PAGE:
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Understanding Multiphase Materials Interactions from Molecules to Microstructures

Friday, June 22, 2018 10:15 AM;

JGU Mainz, Physics, Newton-Raum

Speaker: Hendrik Heinz; University of Colorado-Boulder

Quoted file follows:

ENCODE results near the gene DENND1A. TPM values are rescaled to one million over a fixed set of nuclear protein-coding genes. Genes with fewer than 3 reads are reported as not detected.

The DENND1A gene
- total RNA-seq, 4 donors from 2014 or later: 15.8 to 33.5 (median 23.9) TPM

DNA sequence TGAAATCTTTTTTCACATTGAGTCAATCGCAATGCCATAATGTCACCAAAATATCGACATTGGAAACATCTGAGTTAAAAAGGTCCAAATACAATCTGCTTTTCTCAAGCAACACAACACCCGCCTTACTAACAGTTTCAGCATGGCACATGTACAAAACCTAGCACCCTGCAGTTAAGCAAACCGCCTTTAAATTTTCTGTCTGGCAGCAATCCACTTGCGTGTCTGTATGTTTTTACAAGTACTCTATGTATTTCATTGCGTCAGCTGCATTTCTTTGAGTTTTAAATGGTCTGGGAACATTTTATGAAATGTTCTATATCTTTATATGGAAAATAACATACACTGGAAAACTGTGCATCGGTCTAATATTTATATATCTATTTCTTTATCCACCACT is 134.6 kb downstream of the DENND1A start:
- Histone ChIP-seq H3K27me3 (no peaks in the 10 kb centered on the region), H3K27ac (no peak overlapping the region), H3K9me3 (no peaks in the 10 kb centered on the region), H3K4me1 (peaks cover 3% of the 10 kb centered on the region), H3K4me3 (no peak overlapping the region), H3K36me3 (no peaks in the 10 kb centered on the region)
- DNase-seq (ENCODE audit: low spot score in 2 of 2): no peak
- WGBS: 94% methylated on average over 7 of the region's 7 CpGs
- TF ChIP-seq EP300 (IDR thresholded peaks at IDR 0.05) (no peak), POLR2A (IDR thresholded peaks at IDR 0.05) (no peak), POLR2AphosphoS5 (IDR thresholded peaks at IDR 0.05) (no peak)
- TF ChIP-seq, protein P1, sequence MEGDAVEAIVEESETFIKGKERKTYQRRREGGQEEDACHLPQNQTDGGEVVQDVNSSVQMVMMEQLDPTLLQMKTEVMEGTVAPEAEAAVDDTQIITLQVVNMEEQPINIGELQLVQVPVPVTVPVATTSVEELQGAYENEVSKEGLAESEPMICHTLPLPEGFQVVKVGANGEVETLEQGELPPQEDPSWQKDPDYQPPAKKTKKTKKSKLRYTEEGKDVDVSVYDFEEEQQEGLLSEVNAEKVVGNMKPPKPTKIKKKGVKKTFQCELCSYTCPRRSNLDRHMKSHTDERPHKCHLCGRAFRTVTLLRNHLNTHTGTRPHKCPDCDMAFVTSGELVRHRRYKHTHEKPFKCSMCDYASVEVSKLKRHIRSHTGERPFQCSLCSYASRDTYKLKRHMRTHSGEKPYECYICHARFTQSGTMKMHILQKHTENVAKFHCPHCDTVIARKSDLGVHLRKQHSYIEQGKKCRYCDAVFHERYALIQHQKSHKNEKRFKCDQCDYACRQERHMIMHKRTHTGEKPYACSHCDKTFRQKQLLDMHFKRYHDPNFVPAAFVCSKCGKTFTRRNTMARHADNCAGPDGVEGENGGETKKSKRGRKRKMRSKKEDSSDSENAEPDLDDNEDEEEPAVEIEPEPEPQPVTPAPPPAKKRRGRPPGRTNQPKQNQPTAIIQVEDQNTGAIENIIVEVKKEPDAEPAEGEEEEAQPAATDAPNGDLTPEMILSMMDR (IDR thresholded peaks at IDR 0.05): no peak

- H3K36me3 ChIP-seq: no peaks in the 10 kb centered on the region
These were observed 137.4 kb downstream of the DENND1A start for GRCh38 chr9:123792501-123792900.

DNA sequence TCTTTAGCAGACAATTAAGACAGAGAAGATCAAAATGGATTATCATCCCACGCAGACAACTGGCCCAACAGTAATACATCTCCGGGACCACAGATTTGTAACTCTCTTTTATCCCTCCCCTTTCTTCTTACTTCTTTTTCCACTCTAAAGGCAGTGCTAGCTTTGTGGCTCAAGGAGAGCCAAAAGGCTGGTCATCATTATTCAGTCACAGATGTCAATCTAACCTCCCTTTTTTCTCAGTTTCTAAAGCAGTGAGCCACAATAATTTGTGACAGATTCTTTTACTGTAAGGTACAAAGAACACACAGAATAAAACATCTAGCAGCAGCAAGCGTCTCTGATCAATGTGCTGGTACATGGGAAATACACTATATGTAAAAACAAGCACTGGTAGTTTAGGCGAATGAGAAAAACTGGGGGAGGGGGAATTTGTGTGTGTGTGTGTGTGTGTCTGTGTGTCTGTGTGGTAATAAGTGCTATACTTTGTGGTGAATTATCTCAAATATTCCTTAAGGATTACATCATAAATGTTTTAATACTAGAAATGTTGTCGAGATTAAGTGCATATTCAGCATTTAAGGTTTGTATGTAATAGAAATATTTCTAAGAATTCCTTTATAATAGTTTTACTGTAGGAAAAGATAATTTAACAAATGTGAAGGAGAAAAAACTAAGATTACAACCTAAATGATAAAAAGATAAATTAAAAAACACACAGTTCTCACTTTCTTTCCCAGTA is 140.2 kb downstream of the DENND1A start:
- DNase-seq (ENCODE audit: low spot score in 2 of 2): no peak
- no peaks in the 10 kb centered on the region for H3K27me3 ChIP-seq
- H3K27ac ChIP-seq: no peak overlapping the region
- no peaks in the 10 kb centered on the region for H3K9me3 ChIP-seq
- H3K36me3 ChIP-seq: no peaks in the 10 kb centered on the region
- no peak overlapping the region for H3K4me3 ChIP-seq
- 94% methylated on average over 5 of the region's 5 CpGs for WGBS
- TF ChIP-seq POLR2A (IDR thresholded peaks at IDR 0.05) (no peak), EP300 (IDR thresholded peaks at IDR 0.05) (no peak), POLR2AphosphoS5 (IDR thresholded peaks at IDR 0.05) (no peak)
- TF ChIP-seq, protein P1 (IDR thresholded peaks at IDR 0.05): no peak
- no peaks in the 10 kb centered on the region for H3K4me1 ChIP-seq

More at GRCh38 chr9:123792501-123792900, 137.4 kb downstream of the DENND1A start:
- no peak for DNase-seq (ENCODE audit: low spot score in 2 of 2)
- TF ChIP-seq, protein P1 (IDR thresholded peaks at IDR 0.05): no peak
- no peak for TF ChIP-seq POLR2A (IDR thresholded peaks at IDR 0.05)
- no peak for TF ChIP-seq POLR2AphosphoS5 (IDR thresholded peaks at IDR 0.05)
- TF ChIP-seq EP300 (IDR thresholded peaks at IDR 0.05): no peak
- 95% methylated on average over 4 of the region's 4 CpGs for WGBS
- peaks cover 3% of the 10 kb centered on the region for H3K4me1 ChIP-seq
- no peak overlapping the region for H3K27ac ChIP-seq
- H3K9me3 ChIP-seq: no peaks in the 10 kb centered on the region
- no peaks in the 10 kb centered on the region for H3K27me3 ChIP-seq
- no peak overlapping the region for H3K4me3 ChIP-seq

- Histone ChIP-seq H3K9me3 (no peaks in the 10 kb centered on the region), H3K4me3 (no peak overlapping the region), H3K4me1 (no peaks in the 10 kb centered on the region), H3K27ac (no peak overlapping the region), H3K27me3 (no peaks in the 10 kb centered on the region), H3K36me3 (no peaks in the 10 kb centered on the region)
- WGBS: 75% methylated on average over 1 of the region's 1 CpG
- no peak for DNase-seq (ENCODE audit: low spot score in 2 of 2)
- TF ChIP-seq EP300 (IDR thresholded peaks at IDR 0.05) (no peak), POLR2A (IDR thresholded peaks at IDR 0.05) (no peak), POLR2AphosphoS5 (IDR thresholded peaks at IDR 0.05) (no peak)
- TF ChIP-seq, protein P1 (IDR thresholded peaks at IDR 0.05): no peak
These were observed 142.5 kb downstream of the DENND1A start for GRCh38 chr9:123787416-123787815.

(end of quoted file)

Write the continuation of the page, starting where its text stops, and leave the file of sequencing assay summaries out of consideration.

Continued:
The development of functional materials continues to rely on extensive trial-and-error studies. Accelerated understanding and design using modeling and simulation plays an increasing role, however, thanks to more accurate models and affordable computing resources. We will share simulation techniques and capabilities at the 1 to 1000 nanometer scale to understand recognition and assembly of metal, oxide, and biomineral nanostructures for various applications in chemical accuracy, including all-atom simulations and upscaling to microstructural properties using discrete element models. Example properties of different mineral surfaces and interactions with organic compounds, implications on nanocrystal growth and morphology, catalysis, as well as rules of molecular recognition and self-assembly will be described based on results from simulations in comparison with experimental measurements. We thereby describe also the capabilities of the Interface force field (IFF) and the IFF surface model database that enables simulations of compounds across the periodic table of the elements in near-chemical accuracy. IFF relies on an accurate representation of chemical bonding, specific surface chemistry, and electrolyte composition, enabling also reactive simulations and upscaling to coarse-grain and continuum models.


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